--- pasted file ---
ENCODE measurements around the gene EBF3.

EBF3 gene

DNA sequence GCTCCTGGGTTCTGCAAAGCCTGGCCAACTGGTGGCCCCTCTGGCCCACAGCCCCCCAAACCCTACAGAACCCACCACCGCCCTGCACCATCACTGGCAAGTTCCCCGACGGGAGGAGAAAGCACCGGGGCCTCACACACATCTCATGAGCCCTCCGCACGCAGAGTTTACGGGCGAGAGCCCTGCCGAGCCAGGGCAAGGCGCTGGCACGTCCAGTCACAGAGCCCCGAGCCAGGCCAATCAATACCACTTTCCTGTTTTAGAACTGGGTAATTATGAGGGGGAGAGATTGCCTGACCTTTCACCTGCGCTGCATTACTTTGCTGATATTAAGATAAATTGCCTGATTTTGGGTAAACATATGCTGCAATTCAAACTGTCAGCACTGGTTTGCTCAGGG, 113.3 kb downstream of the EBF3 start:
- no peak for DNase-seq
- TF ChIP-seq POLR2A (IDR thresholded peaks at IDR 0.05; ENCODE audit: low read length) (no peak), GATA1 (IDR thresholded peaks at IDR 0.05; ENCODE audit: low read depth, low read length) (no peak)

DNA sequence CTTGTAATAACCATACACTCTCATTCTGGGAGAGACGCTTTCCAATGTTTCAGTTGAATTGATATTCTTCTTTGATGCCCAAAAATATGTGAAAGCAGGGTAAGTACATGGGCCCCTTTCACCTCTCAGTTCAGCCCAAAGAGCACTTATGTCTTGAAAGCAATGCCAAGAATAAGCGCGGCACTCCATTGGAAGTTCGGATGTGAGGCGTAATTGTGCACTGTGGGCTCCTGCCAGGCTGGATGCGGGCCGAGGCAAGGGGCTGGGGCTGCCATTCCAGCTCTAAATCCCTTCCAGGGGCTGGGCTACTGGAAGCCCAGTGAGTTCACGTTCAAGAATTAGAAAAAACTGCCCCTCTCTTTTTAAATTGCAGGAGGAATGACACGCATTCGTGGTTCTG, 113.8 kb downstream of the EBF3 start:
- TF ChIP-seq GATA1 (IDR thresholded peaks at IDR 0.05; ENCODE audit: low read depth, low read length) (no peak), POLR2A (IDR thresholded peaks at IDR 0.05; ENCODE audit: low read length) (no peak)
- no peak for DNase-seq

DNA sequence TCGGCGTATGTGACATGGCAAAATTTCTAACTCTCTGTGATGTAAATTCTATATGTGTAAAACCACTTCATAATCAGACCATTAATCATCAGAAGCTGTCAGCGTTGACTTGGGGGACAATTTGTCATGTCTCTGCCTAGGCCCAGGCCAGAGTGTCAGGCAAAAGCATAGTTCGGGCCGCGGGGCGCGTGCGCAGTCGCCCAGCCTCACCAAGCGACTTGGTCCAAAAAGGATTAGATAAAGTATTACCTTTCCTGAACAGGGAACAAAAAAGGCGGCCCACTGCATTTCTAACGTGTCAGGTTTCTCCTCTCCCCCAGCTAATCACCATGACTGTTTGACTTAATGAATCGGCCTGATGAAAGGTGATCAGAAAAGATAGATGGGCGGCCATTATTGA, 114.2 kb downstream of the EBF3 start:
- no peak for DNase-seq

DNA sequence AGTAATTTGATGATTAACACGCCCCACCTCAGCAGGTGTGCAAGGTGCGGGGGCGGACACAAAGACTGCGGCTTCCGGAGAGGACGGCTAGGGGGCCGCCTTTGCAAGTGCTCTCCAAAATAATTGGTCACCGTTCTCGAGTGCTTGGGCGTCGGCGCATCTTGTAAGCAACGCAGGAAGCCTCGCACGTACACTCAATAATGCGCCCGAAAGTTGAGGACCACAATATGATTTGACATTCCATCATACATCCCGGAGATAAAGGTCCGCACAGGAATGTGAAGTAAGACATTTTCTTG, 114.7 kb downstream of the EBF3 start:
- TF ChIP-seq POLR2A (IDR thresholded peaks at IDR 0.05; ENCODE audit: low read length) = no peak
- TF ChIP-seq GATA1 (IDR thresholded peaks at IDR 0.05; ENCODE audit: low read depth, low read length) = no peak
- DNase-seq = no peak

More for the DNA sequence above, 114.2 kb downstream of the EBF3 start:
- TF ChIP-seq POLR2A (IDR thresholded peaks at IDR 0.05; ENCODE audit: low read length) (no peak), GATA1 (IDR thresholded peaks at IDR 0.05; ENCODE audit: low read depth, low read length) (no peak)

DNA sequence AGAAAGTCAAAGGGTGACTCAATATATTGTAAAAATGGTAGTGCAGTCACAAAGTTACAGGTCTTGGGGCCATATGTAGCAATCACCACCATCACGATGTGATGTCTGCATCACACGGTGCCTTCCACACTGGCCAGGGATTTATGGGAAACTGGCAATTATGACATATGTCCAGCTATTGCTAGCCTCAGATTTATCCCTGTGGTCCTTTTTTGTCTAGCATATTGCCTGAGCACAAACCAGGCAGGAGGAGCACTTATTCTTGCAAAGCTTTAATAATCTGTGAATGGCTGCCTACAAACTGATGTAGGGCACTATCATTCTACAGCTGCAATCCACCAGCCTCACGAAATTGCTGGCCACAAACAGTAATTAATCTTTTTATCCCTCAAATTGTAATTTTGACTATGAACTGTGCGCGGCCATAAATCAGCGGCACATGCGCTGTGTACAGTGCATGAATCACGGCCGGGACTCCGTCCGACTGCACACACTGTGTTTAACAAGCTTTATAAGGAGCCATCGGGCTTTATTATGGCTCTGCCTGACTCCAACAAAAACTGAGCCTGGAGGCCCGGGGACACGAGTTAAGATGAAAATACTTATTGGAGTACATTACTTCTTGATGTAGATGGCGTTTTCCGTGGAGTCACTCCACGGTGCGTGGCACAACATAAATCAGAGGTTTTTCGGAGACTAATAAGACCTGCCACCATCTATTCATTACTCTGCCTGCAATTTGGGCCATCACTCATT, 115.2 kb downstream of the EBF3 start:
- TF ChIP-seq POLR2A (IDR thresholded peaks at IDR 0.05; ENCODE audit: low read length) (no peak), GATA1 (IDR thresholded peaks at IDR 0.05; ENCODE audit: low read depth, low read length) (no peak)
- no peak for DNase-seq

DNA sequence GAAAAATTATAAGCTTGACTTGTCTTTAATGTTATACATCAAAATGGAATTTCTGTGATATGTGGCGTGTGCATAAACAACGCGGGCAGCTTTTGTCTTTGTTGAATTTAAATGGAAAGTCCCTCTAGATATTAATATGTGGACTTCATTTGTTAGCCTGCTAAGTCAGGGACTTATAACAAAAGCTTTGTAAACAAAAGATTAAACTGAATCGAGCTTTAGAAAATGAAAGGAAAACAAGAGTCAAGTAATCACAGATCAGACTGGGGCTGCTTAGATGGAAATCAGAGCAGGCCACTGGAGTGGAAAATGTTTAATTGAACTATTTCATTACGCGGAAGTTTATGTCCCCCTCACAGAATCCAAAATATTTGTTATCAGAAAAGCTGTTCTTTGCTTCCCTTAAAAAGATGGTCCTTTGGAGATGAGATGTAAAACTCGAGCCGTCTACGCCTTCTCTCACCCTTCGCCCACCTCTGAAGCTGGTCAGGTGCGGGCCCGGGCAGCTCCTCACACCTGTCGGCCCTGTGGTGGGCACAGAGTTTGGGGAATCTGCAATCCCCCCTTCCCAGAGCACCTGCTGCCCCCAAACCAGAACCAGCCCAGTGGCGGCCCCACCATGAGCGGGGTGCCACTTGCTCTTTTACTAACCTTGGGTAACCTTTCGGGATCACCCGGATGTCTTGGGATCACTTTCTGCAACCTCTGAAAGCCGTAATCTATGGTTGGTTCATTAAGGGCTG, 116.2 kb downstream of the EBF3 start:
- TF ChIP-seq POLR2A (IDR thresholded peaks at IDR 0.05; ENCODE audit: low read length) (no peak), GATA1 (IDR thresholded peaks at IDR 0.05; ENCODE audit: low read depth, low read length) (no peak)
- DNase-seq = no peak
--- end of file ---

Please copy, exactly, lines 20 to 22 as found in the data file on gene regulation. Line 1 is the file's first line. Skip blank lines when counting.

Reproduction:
DNA sequence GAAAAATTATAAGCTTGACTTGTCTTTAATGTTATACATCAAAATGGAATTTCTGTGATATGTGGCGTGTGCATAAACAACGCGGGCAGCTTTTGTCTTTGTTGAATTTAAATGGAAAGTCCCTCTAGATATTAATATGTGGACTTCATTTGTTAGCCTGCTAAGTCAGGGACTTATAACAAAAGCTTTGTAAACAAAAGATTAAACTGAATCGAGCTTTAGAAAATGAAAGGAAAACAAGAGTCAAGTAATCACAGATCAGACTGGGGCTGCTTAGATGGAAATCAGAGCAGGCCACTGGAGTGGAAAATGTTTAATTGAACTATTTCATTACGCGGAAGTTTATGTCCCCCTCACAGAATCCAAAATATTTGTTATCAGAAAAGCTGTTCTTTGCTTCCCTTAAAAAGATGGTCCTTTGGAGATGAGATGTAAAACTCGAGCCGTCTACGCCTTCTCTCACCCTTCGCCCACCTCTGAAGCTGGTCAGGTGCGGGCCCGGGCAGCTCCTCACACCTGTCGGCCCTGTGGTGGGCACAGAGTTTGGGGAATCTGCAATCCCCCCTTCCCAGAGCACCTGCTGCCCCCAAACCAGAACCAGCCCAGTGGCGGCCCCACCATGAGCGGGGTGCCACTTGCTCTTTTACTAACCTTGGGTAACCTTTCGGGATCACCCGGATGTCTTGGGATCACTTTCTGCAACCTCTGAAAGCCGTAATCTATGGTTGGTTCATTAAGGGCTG, 116.2 kb downstream of the EBF3 start:
- TF ChIP-seq POLR2A (IDR thresholded peaks at IDR 0.05; ENCODE audit: low read length) (no peak), GATA1 (IDR thresholded peaks at IDR 0.05; ENCODE audit: low read depth, low read length) (no peak)
- DNase-seq = no peak